This fall, the Science Leadership Academy faced its biggest challenge in the 13-year history of the school. After leasing our charming but limited space for many years, we were scheduled to move into a refurbished co-located facility. This was a watershed moment for the district, as it marked the first time in recent memory that two existing schools—one citywide magnet and one neighborhood school—would be co-located in the same facility. The district was committing $23 million to the renovation, and it was seen as a potential roadmap for a district with many severely underutilized facilities. We’d spent the better part of two years preparing—designing the facility, getting to know each other’s faculty, and prepping for the students from both schools to get to know their new neighbors in a way that was powerful and positive. (more…)
There are several components to building a positive school culture and multiple ways to go about it. Building culture never stops and is always in development—here’s how our school got started on our journey to create a cohesive, positive, kind, and caring culture. (more…)
Our world emphasizes teamwork, doing a job well, and being able to lead and follow—all skills students can learn and develop through extracurricular activities. Students who participate in extracurricular activities at my school in Montana have significantly higher GPAs and graduation rates than students who do not. Here are five reasons I encourage students at my school to participate in extracurricular activities: (more…)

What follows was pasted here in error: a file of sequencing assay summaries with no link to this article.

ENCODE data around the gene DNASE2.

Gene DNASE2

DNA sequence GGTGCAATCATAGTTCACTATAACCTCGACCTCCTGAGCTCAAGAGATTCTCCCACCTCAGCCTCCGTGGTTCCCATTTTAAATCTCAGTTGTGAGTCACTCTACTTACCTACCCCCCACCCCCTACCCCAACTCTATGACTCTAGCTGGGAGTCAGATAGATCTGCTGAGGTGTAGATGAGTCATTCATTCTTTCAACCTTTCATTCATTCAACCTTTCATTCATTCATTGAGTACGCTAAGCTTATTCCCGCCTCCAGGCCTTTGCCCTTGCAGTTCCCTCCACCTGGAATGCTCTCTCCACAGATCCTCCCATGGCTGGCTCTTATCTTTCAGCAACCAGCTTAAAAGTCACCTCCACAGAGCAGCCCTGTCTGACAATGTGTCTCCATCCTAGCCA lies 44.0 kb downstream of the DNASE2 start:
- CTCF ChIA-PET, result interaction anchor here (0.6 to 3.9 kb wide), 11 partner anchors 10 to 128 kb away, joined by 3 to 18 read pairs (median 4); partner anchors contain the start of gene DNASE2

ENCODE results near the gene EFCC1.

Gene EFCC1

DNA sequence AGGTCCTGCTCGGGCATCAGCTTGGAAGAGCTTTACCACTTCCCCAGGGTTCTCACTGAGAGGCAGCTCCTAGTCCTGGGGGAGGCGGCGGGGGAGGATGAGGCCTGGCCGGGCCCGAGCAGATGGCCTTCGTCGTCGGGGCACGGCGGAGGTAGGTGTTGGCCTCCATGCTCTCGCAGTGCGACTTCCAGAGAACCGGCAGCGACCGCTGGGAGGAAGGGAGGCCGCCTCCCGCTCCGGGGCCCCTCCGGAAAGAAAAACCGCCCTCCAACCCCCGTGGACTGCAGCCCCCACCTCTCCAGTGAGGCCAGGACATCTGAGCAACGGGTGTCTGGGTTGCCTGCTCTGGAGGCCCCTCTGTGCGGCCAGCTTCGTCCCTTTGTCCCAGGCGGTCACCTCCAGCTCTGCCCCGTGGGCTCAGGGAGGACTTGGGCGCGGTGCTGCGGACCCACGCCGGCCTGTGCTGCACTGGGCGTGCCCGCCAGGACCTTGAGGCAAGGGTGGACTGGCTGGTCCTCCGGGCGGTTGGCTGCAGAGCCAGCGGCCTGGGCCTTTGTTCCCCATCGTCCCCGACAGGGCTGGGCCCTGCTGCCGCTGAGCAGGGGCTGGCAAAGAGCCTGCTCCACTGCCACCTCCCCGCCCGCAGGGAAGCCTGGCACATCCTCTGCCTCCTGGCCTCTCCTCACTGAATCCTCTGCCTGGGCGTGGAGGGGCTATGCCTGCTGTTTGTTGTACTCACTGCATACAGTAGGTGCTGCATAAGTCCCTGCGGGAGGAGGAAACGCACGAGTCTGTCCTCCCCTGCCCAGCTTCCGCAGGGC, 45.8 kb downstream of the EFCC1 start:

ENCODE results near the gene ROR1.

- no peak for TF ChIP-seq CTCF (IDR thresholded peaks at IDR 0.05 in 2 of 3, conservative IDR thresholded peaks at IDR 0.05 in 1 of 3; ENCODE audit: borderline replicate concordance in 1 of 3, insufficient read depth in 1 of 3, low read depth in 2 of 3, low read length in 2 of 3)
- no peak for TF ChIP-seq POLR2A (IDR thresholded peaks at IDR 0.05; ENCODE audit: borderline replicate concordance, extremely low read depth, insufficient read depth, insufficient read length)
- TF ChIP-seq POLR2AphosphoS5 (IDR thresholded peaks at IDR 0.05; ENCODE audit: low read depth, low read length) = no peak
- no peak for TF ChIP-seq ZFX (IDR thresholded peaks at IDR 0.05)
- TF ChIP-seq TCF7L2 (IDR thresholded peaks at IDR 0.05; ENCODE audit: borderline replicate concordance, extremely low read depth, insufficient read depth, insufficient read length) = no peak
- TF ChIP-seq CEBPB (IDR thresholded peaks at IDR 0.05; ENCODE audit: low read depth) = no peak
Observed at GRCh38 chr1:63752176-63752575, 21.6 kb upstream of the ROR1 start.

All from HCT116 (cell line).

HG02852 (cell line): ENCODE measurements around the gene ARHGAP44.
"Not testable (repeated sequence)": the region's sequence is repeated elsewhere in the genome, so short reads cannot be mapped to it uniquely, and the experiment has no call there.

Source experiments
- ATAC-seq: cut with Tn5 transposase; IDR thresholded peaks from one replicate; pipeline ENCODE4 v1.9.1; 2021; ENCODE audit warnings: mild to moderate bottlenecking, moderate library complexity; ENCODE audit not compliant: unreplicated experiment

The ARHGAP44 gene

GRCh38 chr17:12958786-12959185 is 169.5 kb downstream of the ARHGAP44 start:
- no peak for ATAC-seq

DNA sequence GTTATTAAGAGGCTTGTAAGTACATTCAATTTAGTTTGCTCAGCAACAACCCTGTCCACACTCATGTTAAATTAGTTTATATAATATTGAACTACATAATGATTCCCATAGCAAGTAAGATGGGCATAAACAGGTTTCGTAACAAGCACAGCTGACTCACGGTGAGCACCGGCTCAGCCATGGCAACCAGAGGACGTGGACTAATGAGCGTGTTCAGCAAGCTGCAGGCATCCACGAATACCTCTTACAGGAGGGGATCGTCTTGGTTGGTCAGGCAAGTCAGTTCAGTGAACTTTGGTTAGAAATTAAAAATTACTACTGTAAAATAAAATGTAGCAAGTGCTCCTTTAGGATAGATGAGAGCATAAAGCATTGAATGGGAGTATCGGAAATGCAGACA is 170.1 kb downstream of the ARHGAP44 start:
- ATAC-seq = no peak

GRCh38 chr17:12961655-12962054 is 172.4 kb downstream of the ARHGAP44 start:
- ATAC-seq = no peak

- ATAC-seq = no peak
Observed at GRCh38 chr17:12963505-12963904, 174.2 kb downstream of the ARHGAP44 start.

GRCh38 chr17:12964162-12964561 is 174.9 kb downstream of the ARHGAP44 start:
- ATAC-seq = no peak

When I first got into teaching, my principal’s role was very clearly to manage a building. Making sure staff showed up for work, the building was kept clean, and school rules were followed were the things he seemed to focus on—not what was being taught or how it was being taught. How students felt and getting parent support also did not play into the daily activities of my principal. (more…)
Americans trust principals to care about others, provide fair and accurate information, and handle resources responsibility. A Pew Research Center survey shows that Americans have an even higher trust for school leaders than police, military leaders, and less surprisingly, journalists and members of Congress. This trust brings tremendous credibility when advocating for students, teachers, learning, and your school. (more…)
To better support our students during their critical transition year for ninth grade, I developed a character education class that incorporates a mentoring program. The class was developed to assist academically at-risk freshmen intellectually, socially, and emotionally during their transition into high school. (more…)
Thirty years into my public education career, I am still in awe every day of the power of what we do. In 1848, Horace Mann claimed, “Education, then, beyond all other devices of human origin, is the great equalizer of the conditions of men, the balance wheel of the social machinery.” At a personal level, education can be a game changer, and principals are leading that charge. We level playing fields, remove barriers, and create hope. (more…)
Many articles have been written about the importance of building relationships with students in the classroom, but what about us? How do we, as administrators, build relationships with students when we do not have them in class every day? It can be a little more challenging, but with some creativity, we can forge positive relationships just by having fun! (more…)
For most of us, thinking about the fall and winter months conjures up happy memories—hayrides, big family dinners, and presents galore. However, the holiday season can be difficult for our students affected by trauma. (more…)
There we were, crouched down on the side of a mountain, mesmerized by the view of a bull elk through the trees. My husband and I were about two feet apart, neither of us moving and both of us holding our breath in fear of alerting the majestic beast to our presence. And then, as only a married couple could, we started to argue.
“That’s a big bull,” I whispered. “It’s okay,” my husband replied, shrugging.
“It’s looking right at us,” I said. “No, it’s not,” he replied. “Its head is down, and he’s eating grass.”
“No, he’s looking right at me,” I asserted. (more…)